The main reason why most companies produce so few left-handed clubs is because the market is simply weak. There are not that many of us out there. In the United States, I have seen estimates of left-handed golfers ranging anywhere from 4 to 10 percent. Club producers are businesses. They are in it to make money. That's America; that's capitalism. We love it, remember? They are going to cater to their strongest market: righties. If more and more lefties start emerging in the market, more and more clubs will become available. Our market will grow, and they will have no choice but to satisfy it. Let's attempt to be more like Canada. Yes, I just said that. Eighteen to 20 percent of Canadian golfers are left-handed, partly because of the fact that there are more hockey players than there are teeth in Canada, and hockey players have a knack for picking up a golf club left-handed after growing up on the ice.
So what can Americans do about this? Obviously, we can't magically create more left-handed golfers, but we can let those that are naturally left-handed stay left-handed. If you or someone you know is lefty, let them be. Let them swing on the "wrong" side of the ball. Let their true golfing selves shine. They will be better players because of it. They will be doing what their bodies want them to do naturally. To parents, don't disown your son if he picks up a club and stands on the other side. If your daughter would rather hit off the back of your 5-iron than the front of your wedge, let her wear that flannel. The more lefties emerge, the stronger the market will become. We will get our equipment after all. We will become true consumers.
Someday, just maybe, a lefty will walk out of a retail store with a smile on his face. He got what he needed -- and wanted. He walked in the store, picked out what he desired, hit it in the cage, decided he was going to buy it, and -- here's the kicker -- they actually had it in stock with the specs he needed. This may seem mundane to you righties, but it brings a tear to my eye as a lefty. He was happy to finally be gaily accepted into the world of the golfing consumer, even though he still can't tell his dad he swings lefty.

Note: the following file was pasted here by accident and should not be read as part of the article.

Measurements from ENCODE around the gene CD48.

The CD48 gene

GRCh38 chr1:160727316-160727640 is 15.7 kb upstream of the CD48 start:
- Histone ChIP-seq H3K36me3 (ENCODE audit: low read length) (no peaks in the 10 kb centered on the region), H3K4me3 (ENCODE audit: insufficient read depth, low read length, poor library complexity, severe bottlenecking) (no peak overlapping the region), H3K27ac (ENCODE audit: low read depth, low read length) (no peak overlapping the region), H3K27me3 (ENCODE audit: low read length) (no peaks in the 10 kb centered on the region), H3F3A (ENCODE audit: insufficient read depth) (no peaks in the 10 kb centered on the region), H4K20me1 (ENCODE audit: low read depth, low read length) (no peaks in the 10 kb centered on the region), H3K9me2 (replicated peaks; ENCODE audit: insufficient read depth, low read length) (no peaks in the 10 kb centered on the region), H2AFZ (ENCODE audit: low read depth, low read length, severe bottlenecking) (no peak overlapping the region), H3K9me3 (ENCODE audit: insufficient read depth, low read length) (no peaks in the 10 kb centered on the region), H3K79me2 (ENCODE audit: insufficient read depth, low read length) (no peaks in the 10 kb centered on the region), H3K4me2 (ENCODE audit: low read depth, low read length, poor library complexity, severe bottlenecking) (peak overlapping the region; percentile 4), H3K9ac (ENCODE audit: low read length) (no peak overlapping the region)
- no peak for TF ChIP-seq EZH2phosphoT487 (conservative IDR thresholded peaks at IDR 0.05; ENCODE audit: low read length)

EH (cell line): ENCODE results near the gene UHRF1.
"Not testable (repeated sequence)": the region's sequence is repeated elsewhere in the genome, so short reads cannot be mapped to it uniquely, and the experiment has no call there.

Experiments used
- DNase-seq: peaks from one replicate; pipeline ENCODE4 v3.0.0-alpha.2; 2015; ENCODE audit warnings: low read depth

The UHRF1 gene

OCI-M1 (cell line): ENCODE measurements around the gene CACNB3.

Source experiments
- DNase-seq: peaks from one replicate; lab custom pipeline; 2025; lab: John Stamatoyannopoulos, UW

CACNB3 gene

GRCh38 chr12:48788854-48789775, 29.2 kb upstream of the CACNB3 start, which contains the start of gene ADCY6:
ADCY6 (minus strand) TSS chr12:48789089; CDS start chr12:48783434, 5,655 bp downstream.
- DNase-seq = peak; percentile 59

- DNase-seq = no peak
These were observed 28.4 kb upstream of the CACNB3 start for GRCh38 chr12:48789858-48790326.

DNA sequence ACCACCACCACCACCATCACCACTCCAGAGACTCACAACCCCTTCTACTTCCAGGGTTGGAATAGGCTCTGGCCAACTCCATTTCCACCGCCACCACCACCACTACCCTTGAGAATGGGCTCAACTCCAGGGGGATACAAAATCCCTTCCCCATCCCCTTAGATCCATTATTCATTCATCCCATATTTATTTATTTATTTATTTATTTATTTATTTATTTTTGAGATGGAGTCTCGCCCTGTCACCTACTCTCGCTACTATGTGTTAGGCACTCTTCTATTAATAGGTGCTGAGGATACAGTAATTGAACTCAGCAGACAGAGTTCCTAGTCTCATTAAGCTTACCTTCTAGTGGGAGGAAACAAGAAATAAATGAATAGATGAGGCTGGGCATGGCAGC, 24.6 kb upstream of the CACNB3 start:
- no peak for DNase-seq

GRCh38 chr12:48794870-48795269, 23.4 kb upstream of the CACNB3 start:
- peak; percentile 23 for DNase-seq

For now, check out walg.org. It is the Web site for the World Association of Lefthanded Golfers or nalg.org, which is for the U.S. National Association of Left-Handed Golfers. Both have links to everything lefty. For the first left-handed instructional book written since Bob Charles published his in the 1960s, check out Steve Anderson's "On the Other Hand."
Not only are we S.O.L. on equipment, it appears course designers have it in for us too.
"The only thing that I can think of where we would favor the right-handed players -- is on two things: One on safety issues, we give more room on the right side because most golfers are right-handed and most of them slice the ball, so we give more room on the right-hand side to homes and other adjacent areas. The other thing is when we construct bailout areas on holes, we do favor the right-handed golfers more than the left-handers because they are of the high percentage, and so that those bailout areas may tend to be in areas where those right-handed slicers would hit the ball," said Gary Panks, author of Grayhawk Golf Club in Scottsdale, Ariz and Legacy Golf Club in Phoenix, among many others.
But Panks is not the only hater. Clyde Johnston, designer of Ocean Harbour Golf Links in Calabash, S.C. and Cherry Blossom Golf and Country Club in Georgetown, Ky., feels the same way.
"Most golfers are right-handed and most golfers slice the ball," said Johnston, who was elected president of the American Society of Golf Course Architects in May 2003. "It's virtually impossible to make a golf course fair for all golfers. By and large, a left-handed golfer is a minority in the game, and they do get some consideration, but it's not major."